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Trend Spotting: Ancient Grains Are In Fashion

newagainEaters everywhere have noticeably upped their consumption of “superfoods” (ingredients that boast a number of beneficial vitamins and minerals) in the last couple of years, like omega 3-rich salmon, heart-healthy acai berries, and even chia seeds (yes, the stuff that sprouts on those terra cotta pets), which actually contain 500% more calcium than milk.  And not just at home.

While you won’t necessarily find, say, goji berries being used outside of virtuous vegan cafes and juice bars, there’s a certain variety of “superfood” that’s experiencing real traction among chefs and restaurants.  We’re talking about ancient grains, like betony11quinoa, barley, freekeh, millet and teff, each of which were important food sources for early civilizations.  Since many of them aren’t derived from wheat, they make an excellent alternative for today’s gluten-free diners, and they’re also perfectly suited to hearty but healthy winter dishes; just as filling as a hulking plate of pasta, minus those pesky, belly-padding carbs.

So here’s a not boring primer (we promise!) on the health benefits associated with just a few of these nutty, nutrient-packed little nuggets, as well as some New York hotspots you can find them!

Quinoa
QuinoaTagliatelleHomepageWhat it is: Light, fluffy and filling Quinoa is a complete protein, containing all eight, essential amino acids.  It’s also a good source of dietary fiber, high in magnesium and iron, gluten-free and particularly easy to digest.

Where to eat it:  John Fraser uses Quinoa as a bed for a runny Poached Farm Egg, Forest Mushrooms and Chayote at his new East Village restaurant, Narcissa (he also scatters cracked, crunchy bulgur, another ancient grain, on top of a Rotisserie-Roasted Beet Salad), and chewy quinoa is sprinkled with tangy Goat Cheese and sweet Almond Dust at Shaun Hergatt’s Juni. We also love how the wholesome grain is integrated two different ways in one dish at Atrium in Brooklyn; quinoa flour is used in a Tagliatelle tossed with Cauliflower and Lemon-Cumin Cream before being topped with buttery crumbs of even more toasted quinoa.

Barley
Enduro---Kale-and-_Barley-SaladWhat it is: One of the oldest grains on earth (first used by the Egyptians 10,000 years ago), Barley has a nut-like flavor and a chewy, pasta-like consistency.  It can reduce blood pressure and is rich in phytochemicals, fiber and minerals, that potentially ward off a plethora of diseases.

Where to eat it: Enduro (owned by Junior’s Famous Cheesecakes’ Alan Rosen), might be the last place you’d expect to find this utterly healthful ingredient, and yet, the American grill offers an especially toothsome salad made with Barley, shaved King Oyster Mushrooms, and leaves of fresh Kale (another beloved superfood!)  In addition to serving quinoa, Juni’s Shaun Hergatt doubles down on its ancient grain game with an excellent barley dish as well, paired with Berkshire Pork Tenderloin and juicy, Videcar Pears.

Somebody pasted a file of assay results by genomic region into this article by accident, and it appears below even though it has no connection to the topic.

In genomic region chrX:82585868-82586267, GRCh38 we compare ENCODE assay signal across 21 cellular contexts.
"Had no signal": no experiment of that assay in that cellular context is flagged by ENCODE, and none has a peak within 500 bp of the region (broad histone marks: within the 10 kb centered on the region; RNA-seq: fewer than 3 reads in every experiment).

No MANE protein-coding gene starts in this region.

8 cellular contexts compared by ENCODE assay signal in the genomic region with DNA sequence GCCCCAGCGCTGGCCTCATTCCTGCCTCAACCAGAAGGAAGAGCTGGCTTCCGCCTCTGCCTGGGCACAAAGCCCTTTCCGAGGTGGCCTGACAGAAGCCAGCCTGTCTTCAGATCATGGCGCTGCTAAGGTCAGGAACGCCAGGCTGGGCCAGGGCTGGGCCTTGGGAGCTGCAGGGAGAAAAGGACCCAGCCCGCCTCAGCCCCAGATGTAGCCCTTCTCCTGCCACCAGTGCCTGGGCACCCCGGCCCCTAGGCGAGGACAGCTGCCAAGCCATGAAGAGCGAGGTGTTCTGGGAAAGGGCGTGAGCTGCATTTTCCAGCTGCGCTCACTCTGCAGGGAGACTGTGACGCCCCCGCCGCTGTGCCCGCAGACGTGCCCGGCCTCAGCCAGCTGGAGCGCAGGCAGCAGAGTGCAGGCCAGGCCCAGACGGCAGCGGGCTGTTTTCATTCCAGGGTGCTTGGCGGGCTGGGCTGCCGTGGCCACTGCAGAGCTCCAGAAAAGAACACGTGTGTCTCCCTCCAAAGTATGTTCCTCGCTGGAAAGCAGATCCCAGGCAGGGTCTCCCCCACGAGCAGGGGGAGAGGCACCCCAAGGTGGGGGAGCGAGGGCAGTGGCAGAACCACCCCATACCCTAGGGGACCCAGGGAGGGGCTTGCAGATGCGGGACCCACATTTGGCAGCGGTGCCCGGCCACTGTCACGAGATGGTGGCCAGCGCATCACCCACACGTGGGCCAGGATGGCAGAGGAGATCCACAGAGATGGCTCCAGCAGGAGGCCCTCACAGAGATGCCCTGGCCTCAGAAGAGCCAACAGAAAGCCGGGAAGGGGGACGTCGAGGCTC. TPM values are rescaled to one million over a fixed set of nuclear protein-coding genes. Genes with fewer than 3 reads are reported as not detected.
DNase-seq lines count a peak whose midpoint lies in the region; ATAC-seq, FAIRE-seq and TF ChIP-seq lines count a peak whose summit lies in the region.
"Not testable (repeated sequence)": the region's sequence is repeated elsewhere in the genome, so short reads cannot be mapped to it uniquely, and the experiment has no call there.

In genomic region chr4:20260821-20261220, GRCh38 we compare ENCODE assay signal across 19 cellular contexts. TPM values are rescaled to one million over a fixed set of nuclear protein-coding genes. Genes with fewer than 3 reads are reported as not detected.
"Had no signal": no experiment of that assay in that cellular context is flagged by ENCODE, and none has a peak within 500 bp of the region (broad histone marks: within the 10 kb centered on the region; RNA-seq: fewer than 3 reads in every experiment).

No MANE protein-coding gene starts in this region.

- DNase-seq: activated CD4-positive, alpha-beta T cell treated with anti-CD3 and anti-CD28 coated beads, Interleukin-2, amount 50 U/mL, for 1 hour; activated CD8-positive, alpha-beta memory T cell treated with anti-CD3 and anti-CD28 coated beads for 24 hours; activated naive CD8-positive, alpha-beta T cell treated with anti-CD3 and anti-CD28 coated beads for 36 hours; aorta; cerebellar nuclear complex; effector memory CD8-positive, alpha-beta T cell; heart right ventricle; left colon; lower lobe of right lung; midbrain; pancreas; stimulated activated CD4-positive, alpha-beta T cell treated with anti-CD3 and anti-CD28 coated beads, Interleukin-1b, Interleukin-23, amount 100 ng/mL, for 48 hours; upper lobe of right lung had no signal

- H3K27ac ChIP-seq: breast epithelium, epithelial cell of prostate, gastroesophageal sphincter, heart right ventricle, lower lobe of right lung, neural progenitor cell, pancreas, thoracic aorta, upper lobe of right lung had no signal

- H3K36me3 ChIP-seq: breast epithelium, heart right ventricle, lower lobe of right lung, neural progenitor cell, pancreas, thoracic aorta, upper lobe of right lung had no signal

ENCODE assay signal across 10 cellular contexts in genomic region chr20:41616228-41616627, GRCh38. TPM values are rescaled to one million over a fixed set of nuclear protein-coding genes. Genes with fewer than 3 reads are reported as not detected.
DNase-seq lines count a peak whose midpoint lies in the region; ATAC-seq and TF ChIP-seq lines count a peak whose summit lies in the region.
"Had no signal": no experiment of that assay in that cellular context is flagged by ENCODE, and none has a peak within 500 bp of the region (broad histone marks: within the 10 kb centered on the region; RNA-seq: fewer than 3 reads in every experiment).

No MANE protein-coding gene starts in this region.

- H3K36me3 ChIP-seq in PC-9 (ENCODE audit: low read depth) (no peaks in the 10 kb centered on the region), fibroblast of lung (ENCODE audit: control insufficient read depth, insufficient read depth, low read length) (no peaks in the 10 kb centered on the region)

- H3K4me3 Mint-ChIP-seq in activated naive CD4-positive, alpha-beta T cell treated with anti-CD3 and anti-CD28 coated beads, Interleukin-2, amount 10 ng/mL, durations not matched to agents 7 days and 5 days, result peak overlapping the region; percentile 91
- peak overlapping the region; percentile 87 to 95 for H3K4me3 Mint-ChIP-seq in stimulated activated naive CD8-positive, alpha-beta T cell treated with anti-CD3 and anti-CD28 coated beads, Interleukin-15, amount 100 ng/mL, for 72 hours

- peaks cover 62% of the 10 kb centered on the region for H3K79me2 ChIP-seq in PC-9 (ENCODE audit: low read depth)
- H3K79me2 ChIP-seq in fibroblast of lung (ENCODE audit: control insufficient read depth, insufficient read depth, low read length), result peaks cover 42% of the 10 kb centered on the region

Freekeh
6cc355de4f8aaab7ffa5baec928e9c69_full_sizeWhat it is: Popular in Levantine, Palestinian and Egyptian cuisine, Freekeh is wheat that’s harvested while still young and green, and then roasted.  It’s similar to barley in texture, and the flavor is comparable to bulgur wheat, but with a grassier note.  Freekeh has three times as much fiber as brown rice and twice as much as the aforementioned quinoa.

Where to eat it: It’s hardly surprising that this healthful grain is used frequently at New York’s best Middle Eastern restaurants, like Einat Admoney’s Nolita favorite, Balaboosta (in a Roasted Red Pepper Salad that accompanies Seared Black Sea Bass with an Almond Crust), and Rawia Bishara’s Tanoreen in Bay Ridge, paired with Roasted Vegetables or succulent, Coriander-crusted Lamb.  But freekeh is beginning to pop up at inventive, New American eateries as well, such as The Pines in Gowanus, which serves the hearty green wheat with Pork Shoulder, Cashews and Pears.

Millet
IMG_2094-1024x768What it is: Originally cultivated in Africa and China, Millet continues to be a staple for a third of the world’s population.  And while it’s mostly been used as birdfeed in America, interest in the sweet and creamy grain has been growing, especially among gluten-free dieters.  It’s a great source of fiber, iron, and vitamin B, and is easily digestible and soothing to the stomach.

Where to eat it: You’ll find Millet at all-natural fast food spot, the Little Beet, where it’s served “Southwest Style” with Tomatoes, Jalapenos and Avocado.  And the endlessly creative Daniel Burns frequently experiments with the underappreciated grain at his Scandinavian tasting room, Luksus, incorporating millet into a Cranberry Bean Ragu paired with a savory sous vide Pork Neck.

Teff
20140213-bunna-cafe-plate-thumb-610x457-383798What it is: A mainstay of Ethiopian cooking, Teff is the smallest grain in the world (it takes about 100 grains to equal the size of a kernel of wheat!).  It has a mild, nutty flavor, lots of calcium, protein and fiber, and is naturally gluten-free.

Where to eat it: Teff forms the base of the spongy bread, Injera, used for sopping up the Misir Wot, Enguaday Tibs and Kedija Salata at Bunna Café, a popular vegan-Ethiopian restaurant in Brooklyn.  But at Betony in Midtown, Bryce Shuman looks outside of Africa for inspiration, using teff and mustard seeds as a crust for Beef Tongue.  And that’s just one option at the James Beard-nominated restaurant.  If you’re looking for a dish that really showcases ancient grains to the fullest, be sure to try Shuman’s good for you (yet still entirely delicious) Grain Salad, made with creamy Labne, snappy Sprouts, and a rotating selection of five or more toasted grains — including many of the nutritious varieties mentioned above!

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